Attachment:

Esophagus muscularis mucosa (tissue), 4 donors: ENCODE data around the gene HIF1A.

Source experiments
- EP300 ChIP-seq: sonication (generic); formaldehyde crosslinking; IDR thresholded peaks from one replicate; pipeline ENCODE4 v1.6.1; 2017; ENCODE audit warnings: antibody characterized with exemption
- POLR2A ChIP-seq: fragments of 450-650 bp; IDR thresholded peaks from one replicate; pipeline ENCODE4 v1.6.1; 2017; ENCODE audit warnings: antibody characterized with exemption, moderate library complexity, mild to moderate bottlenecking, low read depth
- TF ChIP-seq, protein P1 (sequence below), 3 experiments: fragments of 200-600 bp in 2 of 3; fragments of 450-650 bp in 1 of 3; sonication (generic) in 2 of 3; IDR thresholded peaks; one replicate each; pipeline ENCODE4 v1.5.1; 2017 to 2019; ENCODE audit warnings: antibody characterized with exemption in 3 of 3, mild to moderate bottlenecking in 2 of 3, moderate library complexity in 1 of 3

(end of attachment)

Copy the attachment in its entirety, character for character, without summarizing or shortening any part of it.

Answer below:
Esophagus muscularis mucosa (tissue), 4 donors: ENCODE data around the gene HIF1A.

Source experiments
- EP300 ChIP-seq: sonication (generic); formaldehyde crosslinking; IDR thresholded peaks from one replicate; pipeline ENCODE4 v1.6.1; 2017; ENCODE audit warnings: antibody characterized with exemption
- POLR2A ChIP-seq: fragments of 450-650 bp; IDR thresholded peaks from one replicate; pipeline ENCODE4 v1.6.1; 2017; ENCODE audit warnings: antibody characterized with exemption, moderate library complexity, mild to moderate bottlenecking, low read depth
- TF ChIP-seq, protein P1 (sequence below), 3 experiments: fragments of 200-600 bp in 2 of 3; fragments of 450-650 bp in 1 of 3; sonication (generic) in 2 of 3; IDR thresholded peaks; one replicate each; pipeline ENCODE4 v1.5.1; 2017 to 2019; ENCODE audit warnings: antibody characterized with exemption in 3 of 3, mild to moderate bottlenecking in 2 of 3, moderate library complexity in 1 of 3